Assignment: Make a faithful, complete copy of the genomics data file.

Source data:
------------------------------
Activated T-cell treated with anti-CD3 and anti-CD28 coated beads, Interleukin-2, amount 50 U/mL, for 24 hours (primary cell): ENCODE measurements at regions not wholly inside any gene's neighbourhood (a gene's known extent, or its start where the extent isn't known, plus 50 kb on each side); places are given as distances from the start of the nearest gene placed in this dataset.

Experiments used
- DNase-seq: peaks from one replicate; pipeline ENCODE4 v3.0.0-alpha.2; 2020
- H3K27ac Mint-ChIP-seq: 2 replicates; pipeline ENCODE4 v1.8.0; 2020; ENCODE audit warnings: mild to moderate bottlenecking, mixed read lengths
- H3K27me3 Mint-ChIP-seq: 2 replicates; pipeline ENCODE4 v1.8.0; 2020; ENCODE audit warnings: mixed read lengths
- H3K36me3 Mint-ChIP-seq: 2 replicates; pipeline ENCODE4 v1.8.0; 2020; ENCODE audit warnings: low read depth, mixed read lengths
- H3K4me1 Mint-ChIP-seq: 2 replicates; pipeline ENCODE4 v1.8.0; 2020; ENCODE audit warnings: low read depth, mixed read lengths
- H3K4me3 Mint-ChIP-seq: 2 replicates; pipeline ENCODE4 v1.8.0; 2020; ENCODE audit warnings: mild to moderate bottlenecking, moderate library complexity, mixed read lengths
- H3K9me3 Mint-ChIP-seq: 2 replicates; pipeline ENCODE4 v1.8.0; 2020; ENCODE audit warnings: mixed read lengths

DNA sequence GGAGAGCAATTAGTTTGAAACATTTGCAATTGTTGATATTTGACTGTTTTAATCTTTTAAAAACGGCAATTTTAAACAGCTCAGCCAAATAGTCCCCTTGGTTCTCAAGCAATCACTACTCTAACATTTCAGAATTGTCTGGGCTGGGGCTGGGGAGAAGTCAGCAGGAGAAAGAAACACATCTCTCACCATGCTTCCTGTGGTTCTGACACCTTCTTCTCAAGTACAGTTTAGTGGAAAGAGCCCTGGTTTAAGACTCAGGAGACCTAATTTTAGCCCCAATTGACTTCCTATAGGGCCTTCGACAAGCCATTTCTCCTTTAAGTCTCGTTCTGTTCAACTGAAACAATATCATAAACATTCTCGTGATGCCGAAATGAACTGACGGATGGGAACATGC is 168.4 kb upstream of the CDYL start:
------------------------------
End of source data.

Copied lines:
Activated T-cell treated with anti-CD3 and anti-CD28 coated beads, Interleukin-2, amount 50 U/mL, for 24 hours (primary cell): ENCODE measurements at regions not wholly inside any gene's neighbourhood (a gene's known extent, or its start where the extent isn't known, plus 50 kb on each side); places are given as distances from the start of the nearest gene placed in this dataset.

Experiments used
- DNase-seq: peaks from one replicate; pipeline ENCODE4 v3.0.0-alpha.2; 2020
- H3K27ac Mint-ChIP-seq: 2 replicates; pipeline ENCODE4 v1.8.0; 2020; ENCODE audit warnings: mild to moderate bottlenecking, mixed read lengths
- H3K27me3 Mint-ChIP-seq: 2 replicates; pipeline ENCODE4 v1.8.0; 2020; ENCODE audit warnings: mixed read lengths
- H3K36me3 Mint-ChIP-seq: 2 replicates; pipeline ENCODE4 v1.8.0; 2020; ENCODE audit warnings: low read depth, mixed read lengths
- H3K4me1 Mint-ChIP-seq: 2 replicates; pipeline ENCODE4 v1.8.0; 2020; ENCODE audit warnings: low read depth, mixed read lengths
- H3K4me3 Mint-ChIP-seq: 2 replicates; pipeline ENCODE4 v1.8.0; 2020; ENCODE audit warnings: mild to moderate bottlenecking, moderate library complexity, mixed read lengths
- H3K9me3 Mint-ChIP-seq: 2 replicates; pipeline ENCODE4 v1.8.0; 2020; ENCODE audit warnings: mixed read lengths

DNA sequence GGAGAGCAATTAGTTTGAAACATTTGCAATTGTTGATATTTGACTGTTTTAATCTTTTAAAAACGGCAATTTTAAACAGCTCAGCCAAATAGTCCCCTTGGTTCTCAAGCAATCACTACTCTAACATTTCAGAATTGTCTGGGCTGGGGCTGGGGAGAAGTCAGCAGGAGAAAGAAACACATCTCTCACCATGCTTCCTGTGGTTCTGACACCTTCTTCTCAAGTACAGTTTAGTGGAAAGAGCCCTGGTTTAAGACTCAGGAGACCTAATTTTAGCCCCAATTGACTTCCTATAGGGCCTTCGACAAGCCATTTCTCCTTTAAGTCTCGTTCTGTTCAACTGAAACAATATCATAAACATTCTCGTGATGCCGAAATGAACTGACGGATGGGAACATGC is 168.4 kb upstream of the CDYL start: